For this wine tasting evening, Slow Wine’s collaboration with Vinitaly International offers an exceptional opportunity. Vinitaly holds the largest annual wine event in the world in Verona, Italy. Vinitaly’s expertise and presence assures that January 28th will be an unforgettable night in Italian wine tasting and education for New York City oenophiles and Slow Food and Slow Wine NYC members.
The Slow Wine Guide highlights the extent to which wineries follow the slow food, slow wine concepts. What’s a slow wine? Thirst Wine Merchants in Fort Greene Brooklyn describe it perfectly. It’s wine made from vineyards without pesticides or herbicides, and without chemical additives or flavors. Slow wines are made sustainably, organically, biodynamically. They are made on a small scale, from grapes grown in low-yielding, dry-farmed vineyards. Slow winemakers make their careful selection of grapes and harvest them by hand. No laboratory yeasts are used. Ambient yeasts allow the fermented grapes to naturally unfold revealing their distinct terroir (place of origin). New oak barrels (if necessary) are used with circumspection. The winemakers who follow these methods do it as has been done for centuries. There is no necessary certification, because winemakers believe this is in the best interest of preserving a tradition and making a great wine. In fact, this is the way my family members make wine, cherry liquor and lemoncello in my ancestors’ home town, Bagnoli del Trigno, Italy.
If you attend this Slow Wine tasting event, you will receive the added benefit of trying approved Slow Wines using the complimentary Slow Wine Guide 2013 to make your selections for future purchase. You will be tasting graciousness and supporting a movement which has taken hold and which will continue to grow exponentially as it gains critical mass against mechanized, adulterated, industrialized food and wine.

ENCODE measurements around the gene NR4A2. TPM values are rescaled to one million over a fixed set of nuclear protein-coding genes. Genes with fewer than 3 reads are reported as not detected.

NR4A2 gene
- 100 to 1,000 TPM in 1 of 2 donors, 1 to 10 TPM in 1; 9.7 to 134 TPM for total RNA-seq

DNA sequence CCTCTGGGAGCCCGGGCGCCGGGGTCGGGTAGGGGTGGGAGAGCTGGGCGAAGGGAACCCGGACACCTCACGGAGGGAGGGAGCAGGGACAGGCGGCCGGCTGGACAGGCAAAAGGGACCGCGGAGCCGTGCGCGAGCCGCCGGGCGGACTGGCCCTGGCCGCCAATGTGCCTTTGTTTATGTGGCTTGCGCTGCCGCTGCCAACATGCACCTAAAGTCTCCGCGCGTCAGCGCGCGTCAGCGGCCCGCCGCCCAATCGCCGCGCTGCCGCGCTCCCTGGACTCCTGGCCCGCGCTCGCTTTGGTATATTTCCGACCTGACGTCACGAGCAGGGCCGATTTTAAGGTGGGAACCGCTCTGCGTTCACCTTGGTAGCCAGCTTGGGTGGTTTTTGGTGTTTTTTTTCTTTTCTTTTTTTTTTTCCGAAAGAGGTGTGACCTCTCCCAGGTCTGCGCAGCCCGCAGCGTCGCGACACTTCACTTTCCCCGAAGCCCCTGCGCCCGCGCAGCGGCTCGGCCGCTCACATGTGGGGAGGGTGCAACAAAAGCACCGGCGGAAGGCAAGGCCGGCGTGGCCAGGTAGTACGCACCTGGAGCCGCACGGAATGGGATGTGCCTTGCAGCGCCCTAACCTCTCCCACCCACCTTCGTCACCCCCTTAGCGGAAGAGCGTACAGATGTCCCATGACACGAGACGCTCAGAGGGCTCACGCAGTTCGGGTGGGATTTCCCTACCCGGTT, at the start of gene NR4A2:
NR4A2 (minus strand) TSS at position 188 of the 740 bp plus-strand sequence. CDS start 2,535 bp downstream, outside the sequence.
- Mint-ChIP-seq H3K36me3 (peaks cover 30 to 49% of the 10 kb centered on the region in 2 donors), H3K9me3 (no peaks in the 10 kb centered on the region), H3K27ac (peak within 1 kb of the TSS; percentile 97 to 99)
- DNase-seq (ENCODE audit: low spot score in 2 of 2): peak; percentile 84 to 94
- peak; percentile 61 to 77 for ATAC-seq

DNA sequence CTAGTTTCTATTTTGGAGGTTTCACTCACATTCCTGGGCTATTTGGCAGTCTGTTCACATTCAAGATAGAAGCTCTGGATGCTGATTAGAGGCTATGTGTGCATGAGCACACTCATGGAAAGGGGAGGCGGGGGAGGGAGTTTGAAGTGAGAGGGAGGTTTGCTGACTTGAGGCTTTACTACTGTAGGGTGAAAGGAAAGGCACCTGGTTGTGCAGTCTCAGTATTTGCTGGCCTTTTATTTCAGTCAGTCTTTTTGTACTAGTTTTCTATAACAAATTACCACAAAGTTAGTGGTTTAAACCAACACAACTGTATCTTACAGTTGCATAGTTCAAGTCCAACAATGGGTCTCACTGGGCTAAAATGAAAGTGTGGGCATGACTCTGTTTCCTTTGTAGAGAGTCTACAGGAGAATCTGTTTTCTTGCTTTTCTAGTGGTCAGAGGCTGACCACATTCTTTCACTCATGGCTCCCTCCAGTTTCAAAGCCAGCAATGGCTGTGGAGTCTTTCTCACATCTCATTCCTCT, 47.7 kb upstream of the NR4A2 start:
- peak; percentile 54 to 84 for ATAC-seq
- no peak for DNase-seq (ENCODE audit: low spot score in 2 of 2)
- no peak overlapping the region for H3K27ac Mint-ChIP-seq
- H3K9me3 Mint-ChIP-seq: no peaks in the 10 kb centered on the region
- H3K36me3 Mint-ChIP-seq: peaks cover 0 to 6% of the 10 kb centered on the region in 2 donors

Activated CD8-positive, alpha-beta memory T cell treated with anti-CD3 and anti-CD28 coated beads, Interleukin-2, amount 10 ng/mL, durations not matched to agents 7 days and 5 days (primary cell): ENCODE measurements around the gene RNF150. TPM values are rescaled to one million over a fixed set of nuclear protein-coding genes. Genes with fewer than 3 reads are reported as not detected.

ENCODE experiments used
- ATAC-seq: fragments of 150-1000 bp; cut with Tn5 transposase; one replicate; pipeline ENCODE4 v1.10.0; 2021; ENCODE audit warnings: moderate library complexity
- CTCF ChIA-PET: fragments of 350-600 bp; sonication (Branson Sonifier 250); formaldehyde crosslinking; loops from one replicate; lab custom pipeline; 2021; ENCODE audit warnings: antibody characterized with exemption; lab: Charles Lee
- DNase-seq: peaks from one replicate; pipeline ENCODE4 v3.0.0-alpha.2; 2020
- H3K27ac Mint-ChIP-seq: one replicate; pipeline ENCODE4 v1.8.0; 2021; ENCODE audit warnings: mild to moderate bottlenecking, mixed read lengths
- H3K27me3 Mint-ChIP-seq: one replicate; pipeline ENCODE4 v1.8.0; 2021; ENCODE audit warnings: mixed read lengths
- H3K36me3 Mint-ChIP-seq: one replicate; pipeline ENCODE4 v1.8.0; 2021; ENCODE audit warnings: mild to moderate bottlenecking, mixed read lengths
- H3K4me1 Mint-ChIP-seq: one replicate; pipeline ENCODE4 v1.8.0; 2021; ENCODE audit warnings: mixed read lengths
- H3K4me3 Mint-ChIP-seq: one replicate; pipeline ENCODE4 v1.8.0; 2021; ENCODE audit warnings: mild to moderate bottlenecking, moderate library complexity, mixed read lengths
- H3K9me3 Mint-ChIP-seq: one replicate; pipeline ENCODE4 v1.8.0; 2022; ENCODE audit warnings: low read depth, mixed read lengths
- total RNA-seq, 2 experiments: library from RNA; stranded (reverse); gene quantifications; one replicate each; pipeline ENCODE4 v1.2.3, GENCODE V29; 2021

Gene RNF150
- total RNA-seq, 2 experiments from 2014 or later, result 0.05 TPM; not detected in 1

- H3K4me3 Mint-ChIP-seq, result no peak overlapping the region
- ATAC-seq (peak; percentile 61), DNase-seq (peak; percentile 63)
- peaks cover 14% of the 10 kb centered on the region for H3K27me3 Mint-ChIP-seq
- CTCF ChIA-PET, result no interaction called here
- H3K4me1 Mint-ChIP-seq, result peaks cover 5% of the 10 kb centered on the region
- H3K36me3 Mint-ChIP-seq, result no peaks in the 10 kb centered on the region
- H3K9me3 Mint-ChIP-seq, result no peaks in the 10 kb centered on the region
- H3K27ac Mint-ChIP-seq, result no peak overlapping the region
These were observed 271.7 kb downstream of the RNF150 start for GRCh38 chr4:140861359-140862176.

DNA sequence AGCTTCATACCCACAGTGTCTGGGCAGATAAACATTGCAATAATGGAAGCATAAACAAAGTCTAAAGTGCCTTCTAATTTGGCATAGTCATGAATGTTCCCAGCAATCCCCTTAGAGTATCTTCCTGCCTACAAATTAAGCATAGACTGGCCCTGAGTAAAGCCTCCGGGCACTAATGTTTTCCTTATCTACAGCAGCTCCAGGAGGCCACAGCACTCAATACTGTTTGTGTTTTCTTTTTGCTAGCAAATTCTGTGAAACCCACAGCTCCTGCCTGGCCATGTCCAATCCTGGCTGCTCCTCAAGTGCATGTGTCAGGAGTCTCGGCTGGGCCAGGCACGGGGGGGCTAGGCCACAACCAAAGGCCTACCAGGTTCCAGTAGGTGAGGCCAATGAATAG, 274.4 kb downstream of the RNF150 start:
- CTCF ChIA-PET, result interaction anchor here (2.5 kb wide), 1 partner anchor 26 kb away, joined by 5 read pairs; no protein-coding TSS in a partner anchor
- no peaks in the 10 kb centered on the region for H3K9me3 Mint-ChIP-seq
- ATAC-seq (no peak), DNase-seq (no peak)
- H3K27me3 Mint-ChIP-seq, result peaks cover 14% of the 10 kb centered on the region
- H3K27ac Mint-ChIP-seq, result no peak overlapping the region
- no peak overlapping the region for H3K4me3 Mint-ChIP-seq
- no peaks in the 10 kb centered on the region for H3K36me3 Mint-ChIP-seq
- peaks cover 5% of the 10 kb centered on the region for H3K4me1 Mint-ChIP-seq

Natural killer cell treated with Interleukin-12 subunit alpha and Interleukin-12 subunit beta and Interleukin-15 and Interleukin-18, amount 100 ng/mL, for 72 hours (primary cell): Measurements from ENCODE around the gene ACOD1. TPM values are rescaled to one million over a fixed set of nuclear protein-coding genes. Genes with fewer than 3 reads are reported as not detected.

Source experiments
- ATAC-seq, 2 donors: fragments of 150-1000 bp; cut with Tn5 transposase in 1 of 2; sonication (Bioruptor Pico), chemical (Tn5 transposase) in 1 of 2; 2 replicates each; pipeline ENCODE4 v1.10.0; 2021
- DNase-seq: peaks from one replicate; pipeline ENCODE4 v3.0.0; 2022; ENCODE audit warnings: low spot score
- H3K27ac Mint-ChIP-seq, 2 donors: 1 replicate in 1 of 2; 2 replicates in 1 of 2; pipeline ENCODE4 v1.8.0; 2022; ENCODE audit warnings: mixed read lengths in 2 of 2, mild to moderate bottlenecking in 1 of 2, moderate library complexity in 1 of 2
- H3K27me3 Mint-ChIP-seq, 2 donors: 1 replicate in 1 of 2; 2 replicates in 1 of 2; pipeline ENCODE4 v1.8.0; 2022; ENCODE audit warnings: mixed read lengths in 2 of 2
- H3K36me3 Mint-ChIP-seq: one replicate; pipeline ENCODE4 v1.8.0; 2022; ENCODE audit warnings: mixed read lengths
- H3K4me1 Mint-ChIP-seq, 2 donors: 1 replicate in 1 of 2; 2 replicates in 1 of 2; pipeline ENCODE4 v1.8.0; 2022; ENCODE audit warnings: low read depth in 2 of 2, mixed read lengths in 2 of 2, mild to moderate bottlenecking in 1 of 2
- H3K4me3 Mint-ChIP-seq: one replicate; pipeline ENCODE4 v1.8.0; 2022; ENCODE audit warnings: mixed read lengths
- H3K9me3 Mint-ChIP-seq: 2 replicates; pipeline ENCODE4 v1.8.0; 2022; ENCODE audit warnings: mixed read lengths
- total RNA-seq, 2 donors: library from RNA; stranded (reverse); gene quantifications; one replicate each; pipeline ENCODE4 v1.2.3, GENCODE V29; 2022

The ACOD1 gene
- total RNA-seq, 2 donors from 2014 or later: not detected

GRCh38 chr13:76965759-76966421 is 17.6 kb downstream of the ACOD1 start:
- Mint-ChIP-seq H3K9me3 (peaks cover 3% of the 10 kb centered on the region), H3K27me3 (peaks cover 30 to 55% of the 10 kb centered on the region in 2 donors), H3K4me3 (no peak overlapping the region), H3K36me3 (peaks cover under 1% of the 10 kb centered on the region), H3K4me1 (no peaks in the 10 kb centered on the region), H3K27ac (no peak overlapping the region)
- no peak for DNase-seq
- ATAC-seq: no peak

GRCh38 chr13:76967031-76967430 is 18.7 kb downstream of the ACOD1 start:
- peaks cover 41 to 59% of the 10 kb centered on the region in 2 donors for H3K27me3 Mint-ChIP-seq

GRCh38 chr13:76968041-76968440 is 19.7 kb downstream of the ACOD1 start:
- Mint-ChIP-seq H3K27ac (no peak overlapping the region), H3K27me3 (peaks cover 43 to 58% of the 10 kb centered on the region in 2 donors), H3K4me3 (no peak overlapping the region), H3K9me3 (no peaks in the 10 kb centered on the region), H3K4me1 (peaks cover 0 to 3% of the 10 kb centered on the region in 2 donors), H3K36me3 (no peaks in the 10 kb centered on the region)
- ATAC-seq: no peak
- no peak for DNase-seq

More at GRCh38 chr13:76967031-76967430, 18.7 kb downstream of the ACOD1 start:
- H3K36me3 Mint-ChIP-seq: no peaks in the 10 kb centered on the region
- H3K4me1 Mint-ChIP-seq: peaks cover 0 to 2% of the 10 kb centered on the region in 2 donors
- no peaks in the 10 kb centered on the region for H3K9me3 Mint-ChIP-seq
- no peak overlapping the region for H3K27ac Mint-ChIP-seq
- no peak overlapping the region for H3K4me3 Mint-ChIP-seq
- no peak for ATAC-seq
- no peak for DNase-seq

ABOUT THE SLOW WINE GUIDE
Like the 2012 guide, this year’s Slow Wine guide does not use a point system to evaluate wines. Instead, according to the Slow Wine US Tour article, wineries are judged “in their entirety, taking into consideration the wine quality, typicity and adherence to terroir, value, environmental sensitivity and ecologically sustainable viticultural practices.” wine connoisseurs, US industry producers, Italian wine aficionados and just your average oenophiles. Last year, The Slow Wine Guide 2012 debuted its first ever English-language edition in what was a compilation of expert reviews of Italian wineries, examining their production as it related to region and a myriad of other factors. This year’s Slow Wine Guide 2013 presenting its latest edition on January 28th in New York City, promises to offer interesting revelations and additions to last year’s guide.
SLOW WINE GUIDE SYMBOLS
Because Slow Wine was conceived to indicate the reality of the present Italian wine “landscape,” the guide presents reviews of 400 different wineries. Each of these wineries in Italy has been visited by Slow Food experts and their evaluations employ these symbols:
- The Snail (Slow Food symbol) indicates a cellar that has distinguished itself through its interpretation of sensorial, territorial, environmental and personal values in harmony with the Slow Food philosophy.
- The Bottle is attributed to cellars which reveal a consistently high quality throughout their range of wines.
- The Coin indicates great value.
The Slow Wine guide is published by Slow Food Editore (the publishing arm of Slow Food Italy) and distributed in the U.S. by Chelsea Green. Following the events, the book will be available for purchase nationally on Amazon.com and select retail stores throughout US.